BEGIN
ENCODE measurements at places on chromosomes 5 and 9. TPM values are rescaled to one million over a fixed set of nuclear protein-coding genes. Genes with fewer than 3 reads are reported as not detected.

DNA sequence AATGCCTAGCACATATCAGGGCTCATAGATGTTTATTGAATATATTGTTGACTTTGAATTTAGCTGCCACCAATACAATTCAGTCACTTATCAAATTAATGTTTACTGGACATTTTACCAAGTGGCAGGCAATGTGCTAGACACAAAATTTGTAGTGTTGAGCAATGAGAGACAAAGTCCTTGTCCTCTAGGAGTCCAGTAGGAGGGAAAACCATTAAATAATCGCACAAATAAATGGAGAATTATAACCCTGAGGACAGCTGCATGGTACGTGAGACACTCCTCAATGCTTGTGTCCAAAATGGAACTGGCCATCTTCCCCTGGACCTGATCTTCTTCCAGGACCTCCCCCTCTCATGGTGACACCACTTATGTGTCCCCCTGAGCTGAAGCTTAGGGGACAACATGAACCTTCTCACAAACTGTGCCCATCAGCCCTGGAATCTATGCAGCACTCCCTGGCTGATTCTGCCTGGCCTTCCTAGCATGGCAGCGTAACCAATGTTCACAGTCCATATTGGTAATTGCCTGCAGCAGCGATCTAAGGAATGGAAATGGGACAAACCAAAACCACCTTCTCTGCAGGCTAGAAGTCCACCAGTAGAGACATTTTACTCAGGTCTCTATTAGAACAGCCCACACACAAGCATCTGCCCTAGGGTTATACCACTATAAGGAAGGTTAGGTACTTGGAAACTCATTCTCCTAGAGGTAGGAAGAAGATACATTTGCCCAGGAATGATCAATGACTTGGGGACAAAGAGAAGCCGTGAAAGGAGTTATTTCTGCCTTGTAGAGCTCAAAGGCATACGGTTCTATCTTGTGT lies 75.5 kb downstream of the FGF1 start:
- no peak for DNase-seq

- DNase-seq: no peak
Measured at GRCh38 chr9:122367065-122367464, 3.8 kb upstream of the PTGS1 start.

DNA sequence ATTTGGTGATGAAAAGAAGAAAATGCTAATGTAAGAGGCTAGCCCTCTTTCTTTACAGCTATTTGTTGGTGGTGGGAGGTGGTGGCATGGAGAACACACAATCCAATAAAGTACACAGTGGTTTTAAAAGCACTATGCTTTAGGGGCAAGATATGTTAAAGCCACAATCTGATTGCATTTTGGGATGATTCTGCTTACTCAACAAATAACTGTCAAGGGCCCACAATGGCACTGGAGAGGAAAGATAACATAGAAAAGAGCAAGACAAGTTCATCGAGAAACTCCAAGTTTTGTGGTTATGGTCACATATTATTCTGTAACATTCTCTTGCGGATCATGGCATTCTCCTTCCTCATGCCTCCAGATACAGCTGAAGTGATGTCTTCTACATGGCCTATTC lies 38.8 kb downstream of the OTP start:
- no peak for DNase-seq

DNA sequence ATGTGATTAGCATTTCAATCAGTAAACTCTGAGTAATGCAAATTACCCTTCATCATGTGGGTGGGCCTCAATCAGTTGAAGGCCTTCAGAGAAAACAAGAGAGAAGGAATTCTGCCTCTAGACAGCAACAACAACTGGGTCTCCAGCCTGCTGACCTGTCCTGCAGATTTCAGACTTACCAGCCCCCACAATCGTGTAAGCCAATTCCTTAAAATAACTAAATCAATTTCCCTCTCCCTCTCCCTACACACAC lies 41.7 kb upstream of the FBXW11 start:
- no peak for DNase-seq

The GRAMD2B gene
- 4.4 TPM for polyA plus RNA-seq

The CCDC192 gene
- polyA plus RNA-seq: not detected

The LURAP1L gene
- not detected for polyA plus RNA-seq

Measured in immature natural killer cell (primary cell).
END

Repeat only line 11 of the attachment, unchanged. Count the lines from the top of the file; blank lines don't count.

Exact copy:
- 4.4 TPM for polyA plus RNA-seq